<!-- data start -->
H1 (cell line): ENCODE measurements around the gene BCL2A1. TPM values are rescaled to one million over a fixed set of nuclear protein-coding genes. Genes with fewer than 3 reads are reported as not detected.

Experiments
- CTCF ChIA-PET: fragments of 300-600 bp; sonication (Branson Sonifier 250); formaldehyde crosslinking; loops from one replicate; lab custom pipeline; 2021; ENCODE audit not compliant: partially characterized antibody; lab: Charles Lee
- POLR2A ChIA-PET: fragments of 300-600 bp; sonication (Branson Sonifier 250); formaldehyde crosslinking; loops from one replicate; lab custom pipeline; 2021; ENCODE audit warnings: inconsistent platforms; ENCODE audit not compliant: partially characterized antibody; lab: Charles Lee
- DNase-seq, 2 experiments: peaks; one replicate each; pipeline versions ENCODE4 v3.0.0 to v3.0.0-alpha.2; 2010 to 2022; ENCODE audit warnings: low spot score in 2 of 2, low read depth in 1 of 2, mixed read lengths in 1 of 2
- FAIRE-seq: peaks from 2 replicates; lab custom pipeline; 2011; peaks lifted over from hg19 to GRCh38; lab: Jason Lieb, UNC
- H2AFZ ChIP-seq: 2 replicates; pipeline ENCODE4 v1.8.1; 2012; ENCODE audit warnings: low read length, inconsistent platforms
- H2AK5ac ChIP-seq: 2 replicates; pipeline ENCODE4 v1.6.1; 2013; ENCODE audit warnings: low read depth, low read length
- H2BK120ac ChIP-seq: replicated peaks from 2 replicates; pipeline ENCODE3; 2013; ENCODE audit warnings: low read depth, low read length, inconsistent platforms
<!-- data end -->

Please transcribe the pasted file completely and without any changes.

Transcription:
H1 (cell line): ENCODE measurements around the gene BCL2A1. TPM values are rescaled to one million over a fixed set of nuclear protein-coding genes. Genes with fewer than 3 reads are reported as not detected.

Experiments
- CTCF ChIA-PET: fragments of 300-600 bp; sonication (Branson Sonifier 250); formaldehyde crosslinking; loops from one replicate; lab custom pipeline; 2021; ENCODE audit not compliant: partially characterized antibody; lab: Charles Lee
- POLR2A ChIA-PET: fragments of 300-600 bp; sonication (Branson Sonifier 250); formaldehyde crosslinking; loops from one replicate; lab custom pipeline; 2021; ENCODE audit warnings: inconsistent platforms; ENCODE audit not compliant: partially characterized antibody; lab: Charles Lee
- DNase-seq, 2 experiments: peaks; one replicate each; pipeline versions ENCODE4 v3.0.0 to v3.0.0-alpha.2; 2010 to 2022; ENCODE audit warnings: low spot score in 2 of 2, low read depth in 1 of 2, mixed read lengths in 1 of 2
- FAIRE-seq: peaks from 2 replicates; lab custom pipeline; 2011; peaks lifted over from hg19 to GRCh38; lab: Jason Lieb, UNC
- H2AFZ ChIP-seq: 2 replicates; pipeline ENCODE4 v1.8.1; 2012; ENCODE audit warnings: low read length, inconsistent platforms
- H2AK5ac ChIP-seq: 2 replicates; pipeline ENCODE4 v1.6.1; 2013; ENCODE audit warnings: low read depth, low read length
- H2BK120ac ChIP-seq: replicated peaks from 2 replicates; pipeline ENCODE3; 2013; ENCODE audit warnings: low read depth, low read length, inconsistent platforms